The crew at Hess Racing is...
The crew at Hess Racing is busy cutting and welding our new Late Model Stock car. We chose Billy Hess because of his extensive 30-year history of building stock cars. Billy worked with many of the early legendary teams of NASCAR before striking out on his own some years ago. He is genuinely excited about this project, and that makes it a lot of fun for everyone.
Work has begun on our NASCAR-legal Late Model Stock car. The crew at Hess Race Cars has laid the foundation of the main framerails (now built out of sturdy 4x6 square tubing) in the LM jig, and has attached the front and rear framerails. We decided on the geometric point locations for the upper and lower control arms so that we can adjust the moment center and camber change characteristics for the different racetracks where the car will be racing.
We will follow the strict guidelines we laid out in the many articles that have appeared in Circle Track over the past couple of years. We will show how all of this technology works in the real racing world.
We went along with the standard chassis corner heights that Hess has used for his Late Model cars so that the overall assembly job would be easier. We saw no advantage in making any changes other than the front-clip control arm points, and we did that only for the purpose of experimentation with different types of racetracks. After we've assembled the car, we will explain all of our design parameters, and you can follow along with us when we put the suspension points into several computer programs to evaluate the suspension geometry.
By the time you read this, the frame and rollcage will be completed, and the next step will be to attach all of the brackets that the body will be attached to as well as the radiator supports, bumper supports, and fuel cell brackets. When we feel sure that all of the pieces have been welded onto the chassis, we'll take the whole assembly over to Mark Davis' school to be powdercoated. Then, it's back to the Hess shop to install the gauge panel, brake lines, body, fuel cell, front steering assembly, and all other parts needed to make this a rolling chassis. We will report on how all of that goes in the next issue.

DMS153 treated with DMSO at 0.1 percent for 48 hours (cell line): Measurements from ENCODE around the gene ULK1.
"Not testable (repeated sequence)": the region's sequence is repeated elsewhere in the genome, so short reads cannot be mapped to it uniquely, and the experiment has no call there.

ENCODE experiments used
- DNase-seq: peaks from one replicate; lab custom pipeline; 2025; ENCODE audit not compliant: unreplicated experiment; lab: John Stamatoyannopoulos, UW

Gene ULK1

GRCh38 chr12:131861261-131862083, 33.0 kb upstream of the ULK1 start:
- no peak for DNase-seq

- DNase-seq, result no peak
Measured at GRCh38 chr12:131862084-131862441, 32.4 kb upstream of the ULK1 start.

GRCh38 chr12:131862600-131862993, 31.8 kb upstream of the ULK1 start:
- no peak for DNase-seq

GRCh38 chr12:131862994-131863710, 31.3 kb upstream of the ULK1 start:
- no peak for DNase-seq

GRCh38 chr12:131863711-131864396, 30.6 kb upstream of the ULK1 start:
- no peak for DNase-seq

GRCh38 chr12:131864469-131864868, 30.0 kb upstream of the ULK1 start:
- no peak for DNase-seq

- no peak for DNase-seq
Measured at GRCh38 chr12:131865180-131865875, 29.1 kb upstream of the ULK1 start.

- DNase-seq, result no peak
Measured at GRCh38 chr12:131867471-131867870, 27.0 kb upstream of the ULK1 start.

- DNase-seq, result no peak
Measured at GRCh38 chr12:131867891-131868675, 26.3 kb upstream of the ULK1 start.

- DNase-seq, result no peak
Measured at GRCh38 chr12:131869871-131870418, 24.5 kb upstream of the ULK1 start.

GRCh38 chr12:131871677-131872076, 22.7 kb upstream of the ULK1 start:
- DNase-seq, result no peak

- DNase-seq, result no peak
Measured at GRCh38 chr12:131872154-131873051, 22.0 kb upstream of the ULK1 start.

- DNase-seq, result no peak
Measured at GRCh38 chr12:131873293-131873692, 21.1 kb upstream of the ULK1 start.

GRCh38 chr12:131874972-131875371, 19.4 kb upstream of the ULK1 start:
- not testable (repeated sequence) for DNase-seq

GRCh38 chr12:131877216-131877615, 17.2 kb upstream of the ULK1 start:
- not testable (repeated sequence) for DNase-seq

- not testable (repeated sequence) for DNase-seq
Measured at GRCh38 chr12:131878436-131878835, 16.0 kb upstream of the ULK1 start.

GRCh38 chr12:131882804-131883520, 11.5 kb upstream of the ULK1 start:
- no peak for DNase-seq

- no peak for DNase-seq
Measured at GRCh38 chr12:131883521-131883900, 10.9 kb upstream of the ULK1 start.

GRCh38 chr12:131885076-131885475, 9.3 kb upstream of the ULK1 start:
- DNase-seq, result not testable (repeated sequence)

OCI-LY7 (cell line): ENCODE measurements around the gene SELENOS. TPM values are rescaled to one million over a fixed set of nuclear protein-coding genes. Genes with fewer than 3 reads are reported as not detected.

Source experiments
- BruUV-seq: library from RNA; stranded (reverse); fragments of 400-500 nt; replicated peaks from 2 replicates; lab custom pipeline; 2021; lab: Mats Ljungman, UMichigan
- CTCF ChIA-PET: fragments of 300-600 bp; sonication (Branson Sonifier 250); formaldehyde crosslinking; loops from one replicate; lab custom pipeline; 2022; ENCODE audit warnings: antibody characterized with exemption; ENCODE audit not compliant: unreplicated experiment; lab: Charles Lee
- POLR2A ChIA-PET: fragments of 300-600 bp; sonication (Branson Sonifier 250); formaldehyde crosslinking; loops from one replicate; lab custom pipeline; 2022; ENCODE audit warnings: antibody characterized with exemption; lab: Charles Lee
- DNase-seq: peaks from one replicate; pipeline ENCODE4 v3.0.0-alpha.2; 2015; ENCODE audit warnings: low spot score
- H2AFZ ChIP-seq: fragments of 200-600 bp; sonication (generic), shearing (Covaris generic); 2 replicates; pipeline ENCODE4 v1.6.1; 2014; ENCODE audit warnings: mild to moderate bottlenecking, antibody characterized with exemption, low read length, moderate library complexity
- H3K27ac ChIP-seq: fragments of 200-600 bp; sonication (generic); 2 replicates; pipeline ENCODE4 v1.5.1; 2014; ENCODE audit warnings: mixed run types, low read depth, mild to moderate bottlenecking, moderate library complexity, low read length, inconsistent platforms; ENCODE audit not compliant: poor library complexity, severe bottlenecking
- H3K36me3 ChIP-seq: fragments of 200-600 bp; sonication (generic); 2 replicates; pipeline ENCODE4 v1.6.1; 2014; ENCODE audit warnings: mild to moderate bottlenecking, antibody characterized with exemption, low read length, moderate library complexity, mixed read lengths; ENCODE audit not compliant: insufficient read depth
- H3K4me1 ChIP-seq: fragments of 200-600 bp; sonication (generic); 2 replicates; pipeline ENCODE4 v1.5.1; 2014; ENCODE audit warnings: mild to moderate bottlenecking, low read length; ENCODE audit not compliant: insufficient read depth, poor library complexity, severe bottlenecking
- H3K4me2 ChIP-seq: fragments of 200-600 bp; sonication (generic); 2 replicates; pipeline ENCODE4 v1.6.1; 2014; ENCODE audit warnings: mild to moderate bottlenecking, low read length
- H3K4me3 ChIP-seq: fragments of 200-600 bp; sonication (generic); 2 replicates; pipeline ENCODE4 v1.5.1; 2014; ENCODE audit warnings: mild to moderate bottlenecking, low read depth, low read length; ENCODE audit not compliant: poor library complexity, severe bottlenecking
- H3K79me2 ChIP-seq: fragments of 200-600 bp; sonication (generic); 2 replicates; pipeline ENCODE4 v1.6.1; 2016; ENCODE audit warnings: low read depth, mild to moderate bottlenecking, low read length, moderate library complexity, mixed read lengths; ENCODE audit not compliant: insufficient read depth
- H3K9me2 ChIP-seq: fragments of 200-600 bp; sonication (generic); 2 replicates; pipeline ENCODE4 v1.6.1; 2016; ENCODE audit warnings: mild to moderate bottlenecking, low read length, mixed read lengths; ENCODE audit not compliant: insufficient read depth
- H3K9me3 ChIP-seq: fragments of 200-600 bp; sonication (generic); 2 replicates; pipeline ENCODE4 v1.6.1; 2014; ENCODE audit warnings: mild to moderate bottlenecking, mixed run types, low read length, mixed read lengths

The Circle Track Late Model...
The Circle Track Late Model Stock car is born. In the very first stages of completion, the framerails are laid out on the jig. Everything that follows is dependent on the accuracy of this initial stage of construction.
We have also contacted Brian Butler, owner of ButlerBuilt Motorsports Equipment, and he'll be fabricating the seat and head supports that will be used in this car. Brian, who has been a safety innovator in circle track racing for many years, supplies seats and associated parts to a wide variety of teams, including Nextel Cup, Busch, Craftsman Trucks, touring series, Modifieds, sprint cars, and more. The driver of this car can feel safe with the knowledge that the seat is state-of-the-art in today's racing world.
Speaking of drivers, a multitude of highly experienced racers have shown interest in wheeling our car. A few of the names would surprise you, some of which are recognizable drivers in Cup, Busch series, champions of the Southeast Tour, and several winning Hooters ProCup guys. We will tell more about that in future installments. We do know that testing and racing this car is going to be a lot of fun.
Jeremy Upchurch, who owns Upchurch Engineering, is ready to start preparing the block for our buildup motor. We chose a Chevy motor and will build it to be legal, with minor changes, in both NASCAR and the UARA Late Model series. We can race in and around the home base of Mooresville, North Carolina (better known as Race City, USA) at the local tracks such as Ace Speedway, Concord, and Hickory.
The primary reason for needing to be legal for the UARA series is that they have scheduled a race for the Bristol Motor Speedway in September. We intend to go there to win this race and will be picking a top driver and crew to make the trip. Bristol is my personal favorite as far as asphalt tracks go, and I'm thrilled every time I'm there.
There are also several large-paycheck races to be run at the Motor Mile Speedway (formerly New River Valley Speedway) in Radford, Virginia. Hopefully, we can invade that track and run for the money. Our agreement with the team and driver will be to split the winnings with them should we be that successful. Our only interest will be in competing with our design.
Send any questions or comments about the project to: Circle Track, 3816 Industry Blvd., Lakeland, FL 33811, or e-mail us at firstname.lastname@example.org.